Friday, March 5th, 2010 | Posted in: Music Reviews
Nas was once labeled a prodigy, but soon afterwards his quality went down and we have yet to see the caliber of sound that he once produced on the classic CD of “Illmatic”. Since then, his CDs have drastically degraded in substance.
Having said the necessary, let’s get down to business on his latest CD “Stillmatic”. The very name of the CD echoes his original “Illmatic”, but even the artwork screams that there have been some changes at Ill Will Records, Nas’ very own record label. A short list of guests include recently released AZ and beautiful songstress Amerie.
The intro, aptly titled “Stillmatic” is one of the better openers that have been out in a while. Provides a very smooth yet energetic beat which poetically flows with Nas’ voice and gives off a great vibe. Track 2 “Ether” moves a little less poetic, instead giving you the compulsion to bob your head. God’s Son (Nas) decided to dedicate an entire track to dissing Jay-z, his multi-platinum selling New York rival, and effectively terrorizes Jayhova. A pretty brilliant track.
“Got Ur Self a…” is another worthwhile track that mixes an up-tempo beat, full of cymbals, piano rifts and guitar plucks, with a lyrical Nas kicking knowledge about his street skills. While this is an overdone topic, he does it in great style. Speaking of abused rap material, next up is “Smokin”. The Queensbridge native decides to flow about subjects ranging from his origins, blazing blunts, street war and thug friendship, but it is way too difficult to not like this track when it has such a nice beat and verbal disposition.
Track 5, titled “You’re Da Man” has a polished instrumental with a nice vinyl sound to it. Truly a nice piece of work here, plenty of subtleties between the beat and Nas’ remarkable use of metaphors and a very catchy hook. Followed up by “Rewind” brings an old school feel in a revised and updated way while Nas tells a story about a day in his life. A decent track, hardly noteworthy or inspiring unlike the ridiculously tight, soon to be legend “One Mic”. This track is perfect in every way, Nas did the production on this track which says a lot about his production skills. The lyrics emit a sense of reality and call to action. This track is simply incredible and will be the measuring stick of every other deep soul searching type of rap joint from here on out.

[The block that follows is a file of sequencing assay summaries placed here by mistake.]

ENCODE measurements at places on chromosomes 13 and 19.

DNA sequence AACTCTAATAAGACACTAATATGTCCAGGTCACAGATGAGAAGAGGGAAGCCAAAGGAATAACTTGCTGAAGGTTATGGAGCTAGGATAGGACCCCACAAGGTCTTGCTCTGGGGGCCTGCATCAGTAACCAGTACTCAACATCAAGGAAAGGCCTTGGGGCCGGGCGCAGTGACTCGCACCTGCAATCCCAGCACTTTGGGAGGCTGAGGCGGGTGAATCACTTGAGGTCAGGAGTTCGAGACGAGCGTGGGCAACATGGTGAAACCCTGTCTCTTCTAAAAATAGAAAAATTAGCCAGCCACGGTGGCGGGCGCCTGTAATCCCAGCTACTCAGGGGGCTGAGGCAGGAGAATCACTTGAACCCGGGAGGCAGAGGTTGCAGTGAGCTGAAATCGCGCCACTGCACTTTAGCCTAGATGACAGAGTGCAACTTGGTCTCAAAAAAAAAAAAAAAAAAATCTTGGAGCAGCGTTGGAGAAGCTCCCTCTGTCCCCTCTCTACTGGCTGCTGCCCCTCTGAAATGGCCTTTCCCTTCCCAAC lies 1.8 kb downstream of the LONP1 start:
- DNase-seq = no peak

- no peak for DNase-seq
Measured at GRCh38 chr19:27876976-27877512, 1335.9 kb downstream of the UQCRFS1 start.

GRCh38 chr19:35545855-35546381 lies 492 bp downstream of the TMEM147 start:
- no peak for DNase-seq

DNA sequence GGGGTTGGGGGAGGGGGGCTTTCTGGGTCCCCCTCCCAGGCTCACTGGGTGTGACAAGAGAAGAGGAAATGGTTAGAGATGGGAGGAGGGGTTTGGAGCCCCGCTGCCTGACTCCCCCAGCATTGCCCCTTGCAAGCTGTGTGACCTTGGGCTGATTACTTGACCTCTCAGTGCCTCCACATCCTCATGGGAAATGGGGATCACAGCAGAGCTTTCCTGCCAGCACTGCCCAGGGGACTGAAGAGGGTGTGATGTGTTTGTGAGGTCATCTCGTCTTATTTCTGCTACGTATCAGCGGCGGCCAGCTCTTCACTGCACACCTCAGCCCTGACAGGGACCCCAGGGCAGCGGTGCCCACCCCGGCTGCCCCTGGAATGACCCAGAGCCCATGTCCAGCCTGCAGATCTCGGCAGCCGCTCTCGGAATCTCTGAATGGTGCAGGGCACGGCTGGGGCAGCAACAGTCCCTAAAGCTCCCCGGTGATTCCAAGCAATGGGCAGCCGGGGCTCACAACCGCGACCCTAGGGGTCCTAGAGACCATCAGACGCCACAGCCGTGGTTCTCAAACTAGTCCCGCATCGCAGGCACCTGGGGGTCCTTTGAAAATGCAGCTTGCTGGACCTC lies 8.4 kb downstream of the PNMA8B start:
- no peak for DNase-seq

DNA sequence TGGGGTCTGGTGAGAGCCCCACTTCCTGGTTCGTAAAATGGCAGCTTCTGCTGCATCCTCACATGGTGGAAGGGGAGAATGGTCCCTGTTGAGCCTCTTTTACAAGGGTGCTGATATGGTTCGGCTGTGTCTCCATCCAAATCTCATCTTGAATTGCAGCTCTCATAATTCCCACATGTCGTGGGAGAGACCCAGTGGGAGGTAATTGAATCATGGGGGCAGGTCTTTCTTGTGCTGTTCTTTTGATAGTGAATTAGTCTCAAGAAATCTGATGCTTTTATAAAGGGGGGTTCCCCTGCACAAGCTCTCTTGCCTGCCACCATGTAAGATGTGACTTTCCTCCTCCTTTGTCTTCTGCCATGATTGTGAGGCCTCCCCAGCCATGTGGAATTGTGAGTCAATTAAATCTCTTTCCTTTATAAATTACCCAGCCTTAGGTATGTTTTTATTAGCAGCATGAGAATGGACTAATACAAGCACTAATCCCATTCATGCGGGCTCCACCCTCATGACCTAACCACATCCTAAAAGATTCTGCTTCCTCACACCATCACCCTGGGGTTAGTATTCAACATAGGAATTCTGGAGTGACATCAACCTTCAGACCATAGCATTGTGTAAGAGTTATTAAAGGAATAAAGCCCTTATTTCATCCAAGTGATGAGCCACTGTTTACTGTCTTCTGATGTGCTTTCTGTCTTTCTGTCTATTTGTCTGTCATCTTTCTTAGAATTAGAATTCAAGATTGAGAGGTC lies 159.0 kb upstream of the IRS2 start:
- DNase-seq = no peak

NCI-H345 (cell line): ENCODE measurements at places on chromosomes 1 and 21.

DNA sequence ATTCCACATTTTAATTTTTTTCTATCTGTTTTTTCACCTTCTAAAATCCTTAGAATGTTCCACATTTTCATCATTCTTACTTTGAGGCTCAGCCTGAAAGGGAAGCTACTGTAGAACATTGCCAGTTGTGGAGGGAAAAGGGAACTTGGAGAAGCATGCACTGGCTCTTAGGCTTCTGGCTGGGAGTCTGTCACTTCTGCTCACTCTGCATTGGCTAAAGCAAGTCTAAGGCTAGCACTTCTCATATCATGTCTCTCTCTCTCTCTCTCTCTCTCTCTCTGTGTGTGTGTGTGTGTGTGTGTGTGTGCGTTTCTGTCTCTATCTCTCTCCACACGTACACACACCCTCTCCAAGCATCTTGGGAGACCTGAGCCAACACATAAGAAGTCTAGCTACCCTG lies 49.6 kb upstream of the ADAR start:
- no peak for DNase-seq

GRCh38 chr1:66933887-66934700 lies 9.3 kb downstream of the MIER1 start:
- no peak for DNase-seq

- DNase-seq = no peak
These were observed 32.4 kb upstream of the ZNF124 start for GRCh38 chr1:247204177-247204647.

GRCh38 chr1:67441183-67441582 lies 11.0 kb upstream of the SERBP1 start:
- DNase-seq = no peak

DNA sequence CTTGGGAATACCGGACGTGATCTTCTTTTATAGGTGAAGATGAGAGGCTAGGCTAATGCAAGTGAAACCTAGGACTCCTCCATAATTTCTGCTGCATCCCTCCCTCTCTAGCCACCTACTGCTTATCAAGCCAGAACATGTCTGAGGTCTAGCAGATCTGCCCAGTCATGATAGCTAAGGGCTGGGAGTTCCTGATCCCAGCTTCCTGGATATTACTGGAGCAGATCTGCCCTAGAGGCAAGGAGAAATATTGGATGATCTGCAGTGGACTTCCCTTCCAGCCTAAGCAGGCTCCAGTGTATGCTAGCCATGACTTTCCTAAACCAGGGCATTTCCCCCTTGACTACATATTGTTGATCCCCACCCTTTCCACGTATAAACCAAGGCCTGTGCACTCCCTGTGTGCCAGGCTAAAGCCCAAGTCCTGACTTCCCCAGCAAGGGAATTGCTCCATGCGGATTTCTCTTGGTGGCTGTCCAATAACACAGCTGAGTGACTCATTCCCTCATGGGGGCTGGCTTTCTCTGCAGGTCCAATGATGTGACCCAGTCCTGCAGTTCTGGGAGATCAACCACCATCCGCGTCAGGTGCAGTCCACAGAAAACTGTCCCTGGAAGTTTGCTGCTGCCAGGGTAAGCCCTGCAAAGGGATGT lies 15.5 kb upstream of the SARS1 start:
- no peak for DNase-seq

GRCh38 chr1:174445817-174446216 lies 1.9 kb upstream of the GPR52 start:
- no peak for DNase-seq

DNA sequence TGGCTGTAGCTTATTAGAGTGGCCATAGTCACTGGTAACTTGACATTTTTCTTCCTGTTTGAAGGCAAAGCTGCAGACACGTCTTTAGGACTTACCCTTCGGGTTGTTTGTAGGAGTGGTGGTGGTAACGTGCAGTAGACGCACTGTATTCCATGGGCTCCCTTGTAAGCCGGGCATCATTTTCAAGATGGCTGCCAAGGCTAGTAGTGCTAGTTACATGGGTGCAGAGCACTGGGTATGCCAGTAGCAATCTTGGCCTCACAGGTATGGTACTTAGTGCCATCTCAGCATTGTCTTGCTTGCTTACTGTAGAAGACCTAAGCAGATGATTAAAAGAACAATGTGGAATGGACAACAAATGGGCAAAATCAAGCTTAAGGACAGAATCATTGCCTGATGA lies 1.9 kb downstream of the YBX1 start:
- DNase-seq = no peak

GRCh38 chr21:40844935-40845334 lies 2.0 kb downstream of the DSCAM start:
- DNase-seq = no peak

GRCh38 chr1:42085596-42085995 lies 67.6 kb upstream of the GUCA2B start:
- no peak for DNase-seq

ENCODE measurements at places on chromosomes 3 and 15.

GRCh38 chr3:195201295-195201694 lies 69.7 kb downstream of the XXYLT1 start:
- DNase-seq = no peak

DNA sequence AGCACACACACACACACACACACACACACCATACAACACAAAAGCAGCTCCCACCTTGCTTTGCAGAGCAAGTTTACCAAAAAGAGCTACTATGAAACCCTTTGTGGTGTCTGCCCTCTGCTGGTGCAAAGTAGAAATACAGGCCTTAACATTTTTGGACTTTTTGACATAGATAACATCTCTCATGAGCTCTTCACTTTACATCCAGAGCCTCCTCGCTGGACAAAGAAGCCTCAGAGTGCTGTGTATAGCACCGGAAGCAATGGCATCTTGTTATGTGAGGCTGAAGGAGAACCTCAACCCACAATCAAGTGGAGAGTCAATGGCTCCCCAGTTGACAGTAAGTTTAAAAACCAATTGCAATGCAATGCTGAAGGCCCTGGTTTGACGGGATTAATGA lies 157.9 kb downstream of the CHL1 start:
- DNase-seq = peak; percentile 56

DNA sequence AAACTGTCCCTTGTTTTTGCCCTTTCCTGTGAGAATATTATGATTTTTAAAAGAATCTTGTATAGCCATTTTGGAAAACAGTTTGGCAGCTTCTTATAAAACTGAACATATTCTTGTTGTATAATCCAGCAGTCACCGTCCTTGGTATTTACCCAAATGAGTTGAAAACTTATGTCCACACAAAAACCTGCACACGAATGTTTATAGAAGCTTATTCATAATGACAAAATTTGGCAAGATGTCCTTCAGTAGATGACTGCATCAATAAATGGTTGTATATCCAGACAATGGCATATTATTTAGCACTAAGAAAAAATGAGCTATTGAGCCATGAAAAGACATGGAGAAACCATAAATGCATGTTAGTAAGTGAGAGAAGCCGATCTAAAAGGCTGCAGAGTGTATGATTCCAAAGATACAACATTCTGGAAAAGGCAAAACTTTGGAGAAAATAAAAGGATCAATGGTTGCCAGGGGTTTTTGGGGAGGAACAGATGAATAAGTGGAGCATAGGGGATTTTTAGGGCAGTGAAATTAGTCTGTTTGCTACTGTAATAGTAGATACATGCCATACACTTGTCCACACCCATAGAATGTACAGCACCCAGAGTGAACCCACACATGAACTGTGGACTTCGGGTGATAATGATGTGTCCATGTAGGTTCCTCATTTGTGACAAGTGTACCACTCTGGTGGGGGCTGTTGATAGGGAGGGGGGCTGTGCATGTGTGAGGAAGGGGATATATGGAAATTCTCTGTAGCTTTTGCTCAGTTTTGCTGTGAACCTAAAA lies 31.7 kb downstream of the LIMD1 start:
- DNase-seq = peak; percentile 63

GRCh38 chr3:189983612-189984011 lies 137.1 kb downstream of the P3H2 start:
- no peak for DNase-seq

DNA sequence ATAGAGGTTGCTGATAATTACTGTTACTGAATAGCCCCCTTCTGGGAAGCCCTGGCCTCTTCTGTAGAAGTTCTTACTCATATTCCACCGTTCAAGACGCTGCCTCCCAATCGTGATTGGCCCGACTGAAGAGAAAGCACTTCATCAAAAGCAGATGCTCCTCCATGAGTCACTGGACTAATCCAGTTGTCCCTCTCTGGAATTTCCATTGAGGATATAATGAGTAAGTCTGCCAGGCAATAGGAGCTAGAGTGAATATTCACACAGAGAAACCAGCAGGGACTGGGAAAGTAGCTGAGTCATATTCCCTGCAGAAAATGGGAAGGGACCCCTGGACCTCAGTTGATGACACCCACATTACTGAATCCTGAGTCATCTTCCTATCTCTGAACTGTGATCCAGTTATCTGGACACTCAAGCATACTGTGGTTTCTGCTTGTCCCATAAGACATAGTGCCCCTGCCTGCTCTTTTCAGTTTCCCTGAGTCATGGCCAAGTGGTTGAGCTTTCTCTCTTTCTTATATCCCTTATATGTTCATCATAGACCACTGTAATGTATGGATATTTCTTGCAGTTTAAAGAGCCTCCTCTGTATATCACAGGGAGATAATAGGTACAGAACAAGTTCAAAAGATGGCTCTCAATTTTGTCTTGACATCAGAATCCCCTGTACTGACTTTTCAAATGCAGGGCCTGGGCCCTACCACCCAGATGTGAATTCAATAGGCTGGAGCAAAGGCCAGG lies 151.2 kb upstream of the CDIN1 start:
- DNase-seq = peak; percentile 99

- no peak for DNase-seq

“2nd Childhood” like most of the other tracks gives a thick bass line, very nice & relaxed feel. A creative reflection on his neighborhood where he speaks on people from around his way and never growing up. “Destroy & Rebuild” is yet another track to attack and correct anyone out of line from Nas’ blueprint of how it should be. Although it is not quite clearly expressed.
Arguably the best track outside of “One Mic” is next when Nas teams up with AZ on “The Flyest”. AZ brings fire with his verse and outshines Nas’ 2nd verse, but the real treat is in the 3rd verse where Nas & AZ trade lines throughout the verse, outstanding. Not to forget the chorus, a very determined R’n’B hook fits the song to a “T”. This an amazing song that is a must-hear.
“Rule” features the other guest star Amerie who samples Tears for Fears’ “Everybody wants to rule the world”. Nas addresses the state of the world as he sees it, naturally he focuses on all the negative aspects while attacking the President and Colin Powell. A decent track, very similar feel to other tracks, but this time easily forgettable. While focusing on everything wrong in the world Nas opens the next track telling us “whatever you feel is rightfully yours, go out and take it even if that means blood and death.” Despite his inability to stay on track with his own views, “My Country” sits perfectly into “Stillmatic” schematics beatwise and lyrically, another quality addition.
Ending the official track list is “What Goes Around”. There is a lot of poison in this song, at least according Nasir, where views are expressed in a fashion that echoes “Rule”, different beat and different words. “Every Ghetto” is listed as a bonus track, and thankfully it was added. As the name would indicate, this track is strictly street-level, the laid back rhythmic percussion overlapped by some nice lighter piano-like sounds create a great ending to a near perfect CD.
The inevitable conclusion here is that Nas has finally redeemed himself from his latest misfires such as “Nastradamus”, this CD is quality on nearly every level. Production is outstandingly perfect, Nas brings the fire lyrically never wasting a single line and this is a must have in the CD collection. The only flaw is an overall lack of creative content, which is a minor flaw but effects the replay value of certain songs, while other songs such as “One Mic”, “Ether”, “Smokin”, and “The Flyest”, to name a few, will have you consistently making sure there is a backup copy just in case you lose the original. Nas deserves his 4.5 out of 5 stars.
01 Stillmatic (The Intro)
03 Got Ur Self A…
05 You’re Da Man
07 One Mic
08 2nd Childhood
09 Destroy & Rebuild
10 The Flyest (feat. AZ)
11 Rule (feat. Amerie)
12 My Country
13 What Goes Around
Bonus Track: Every Ghetto
4.5 out of 5
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